If it wasn't for the support from the team, especially Mr Motivator - Pete, I would not have made it to an official distance of 201.44km or 108.76nautical miles on Saturday 28th May 2011.
I sent an email the night before saying I wanted to get to 100nm, for a result to score on the GPS Team Challenge it must be the average of 2 sailors results, so I needed someone else out doing distance to back me up. Swagger (Mark) was up for the job even though he had a hole in his arm from a knife wound a few days earlier. Swags is our chief and captain, if we don't follow instructions he can have us on deck scrubbing duties, or some say offered insertion of a mast extension, and his is the longer SDM chinook version.
On the day The Matrix (Pete) was going for an average Nautical Mile of 30knots, to put this in perspective my top 2 second speed is only 0.4 knots faster than his average over a whole 1852metres. He was being supported by Camel (Steve) who does like to show off amazing gybes in front of the car park rather than go for the distance. They both delivered the goods which opened up a gap between us and the Pit Crew - an Australian Team who used to be top dogs on the challenge. They were only one point behind at the start of the day. Swags and I made the gap even wider giving us a whole 12 points lead over them.
There are 54 teams in total from all over the world and it adds so much more to a windsurfing session. Windsurfing is quite a selfish sport, you are only reliant on yourself unless you suffer kit breakage and often just blast around or try different tricks and moves. With the challenge you have an objective or a reason to be out on the water, especially on days like Saturday with it being the end of the month and the need to secure more points.
The Portland Pirates are currently 5th overall for the year, with a few good months in the bag if we suffer a real wind drought. Many of the southern hemisphere teams are now entering their winter and will not score as well as the start of the year so this stands us in good stead for the rest of the year. The teams we will struggle to beat are the Dutch ones, who are full of professional sailors that often can get out when the rest of us are working. They also have more flat water options than most other accessible places in the world. Portland Harbour was the home of speed sailing in the 80's but now there are many other places that have been found to have better conditions. Portland though is good for the range of disciplines we need, and with skill and good winds we can stay in the top rankings in the world.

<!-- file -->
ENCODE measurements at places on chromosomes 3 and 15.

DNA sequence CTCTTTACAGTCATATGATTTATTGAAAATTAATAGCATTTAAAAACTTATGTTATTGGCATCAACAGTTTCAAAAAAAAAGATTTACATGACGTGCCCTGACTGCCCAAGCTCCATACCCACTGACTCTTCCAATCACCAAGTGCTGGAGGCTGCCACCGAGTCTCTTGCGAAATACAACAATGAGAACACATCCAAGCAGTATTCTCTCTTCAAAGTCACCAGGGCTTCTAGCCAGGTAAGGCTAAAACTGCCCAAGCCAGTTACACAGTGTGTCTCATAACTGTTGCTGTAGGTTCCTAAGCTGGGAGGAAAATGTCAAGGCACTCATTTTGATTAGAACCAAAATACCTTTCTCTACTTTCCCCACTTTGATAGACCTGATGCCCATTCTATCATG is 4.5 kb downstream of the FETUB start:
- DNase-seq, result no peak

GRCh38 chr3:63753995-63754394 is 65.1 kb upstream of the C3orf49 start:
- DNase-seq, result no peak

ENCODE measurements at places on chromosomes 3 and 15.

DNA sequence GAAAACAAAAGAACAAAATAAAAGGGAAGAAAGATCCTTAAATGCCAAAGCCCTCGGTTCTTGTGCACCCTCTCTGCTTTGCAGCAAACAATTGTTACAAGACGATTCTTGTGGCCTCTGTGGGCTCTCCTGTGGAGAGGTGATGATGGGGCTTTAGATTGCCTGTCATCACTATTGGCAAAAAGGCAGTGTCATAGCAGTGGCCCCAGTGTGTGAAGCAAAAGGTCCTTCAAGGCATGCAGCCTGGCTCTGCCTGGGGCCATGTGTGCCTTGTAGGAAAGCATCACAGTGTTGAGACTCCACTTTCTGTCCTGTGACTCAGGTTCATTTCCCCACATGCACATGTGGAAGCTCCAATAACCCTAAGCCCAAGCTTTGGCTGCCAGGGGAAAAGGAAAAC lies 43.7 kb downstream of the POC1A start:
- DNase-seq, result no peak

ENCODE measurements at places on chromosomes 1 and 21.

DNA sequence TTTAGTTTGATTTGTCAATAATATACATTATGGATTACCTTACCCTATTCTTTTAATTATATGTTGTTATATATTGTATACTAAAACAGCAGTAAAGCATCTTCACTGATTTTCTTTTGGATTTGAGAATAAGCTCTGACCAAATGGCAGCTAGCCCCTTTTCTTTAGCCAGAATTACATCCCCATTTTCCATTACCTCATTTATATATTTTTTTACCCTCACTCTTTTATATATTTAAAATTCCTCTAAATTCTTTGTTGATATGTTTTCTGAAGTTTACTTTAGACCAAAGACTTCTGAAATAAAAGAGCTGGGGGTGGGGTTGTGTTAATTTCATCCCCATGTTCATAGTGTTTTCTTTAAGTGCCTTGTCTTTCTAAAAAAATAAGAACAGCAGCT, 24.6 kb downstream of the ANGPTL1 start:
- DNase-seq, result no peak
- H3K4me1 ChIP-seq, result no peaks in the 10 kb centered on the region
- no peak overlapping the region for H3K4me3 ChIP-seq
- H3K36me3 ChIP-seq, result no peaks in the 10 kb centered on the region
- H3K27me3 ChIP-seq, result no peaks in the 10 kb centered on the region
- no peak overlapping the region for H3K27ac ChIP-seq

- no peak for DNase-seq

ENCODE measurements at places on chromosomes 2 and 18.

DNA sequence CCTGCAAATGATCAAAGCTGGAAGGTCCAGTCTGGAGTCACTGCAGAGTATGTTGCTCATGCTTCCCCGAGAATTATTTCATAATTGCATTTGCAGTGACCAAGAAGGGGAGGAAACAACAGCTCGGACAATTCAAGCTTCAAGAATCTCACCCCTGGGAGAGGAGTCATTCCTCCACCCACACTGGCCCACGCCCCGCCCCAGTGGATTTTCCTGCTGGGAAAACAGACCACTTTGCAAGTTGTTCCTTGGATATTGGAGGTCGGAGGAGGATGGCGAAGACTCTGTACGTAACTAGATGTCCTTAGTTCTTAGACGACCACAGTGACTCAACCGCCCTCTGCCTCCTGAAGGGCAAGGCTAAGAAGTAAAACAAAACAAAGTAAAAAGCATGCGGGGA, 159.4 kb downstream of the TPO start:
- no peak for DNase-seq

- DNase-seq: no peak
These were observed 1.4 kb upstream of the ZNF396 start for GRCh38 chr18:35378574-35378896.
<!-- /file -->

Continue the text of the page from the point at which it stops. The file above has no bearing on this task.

I was a competitive swimmer in my youth so never really participated in team sports at school, only basketball which from memory was just a bunch of ego's all trying for a glory shot and not really a team. As I was approaching 80odd nautical miles it was the team that kept me out there sailing even though holding the boom was painful and carving upwind with my toes was agony in my shins. Thanks again to the rest of the team and well done to all, they were tricky conditions and often a game of dodge the tourist for most of the day.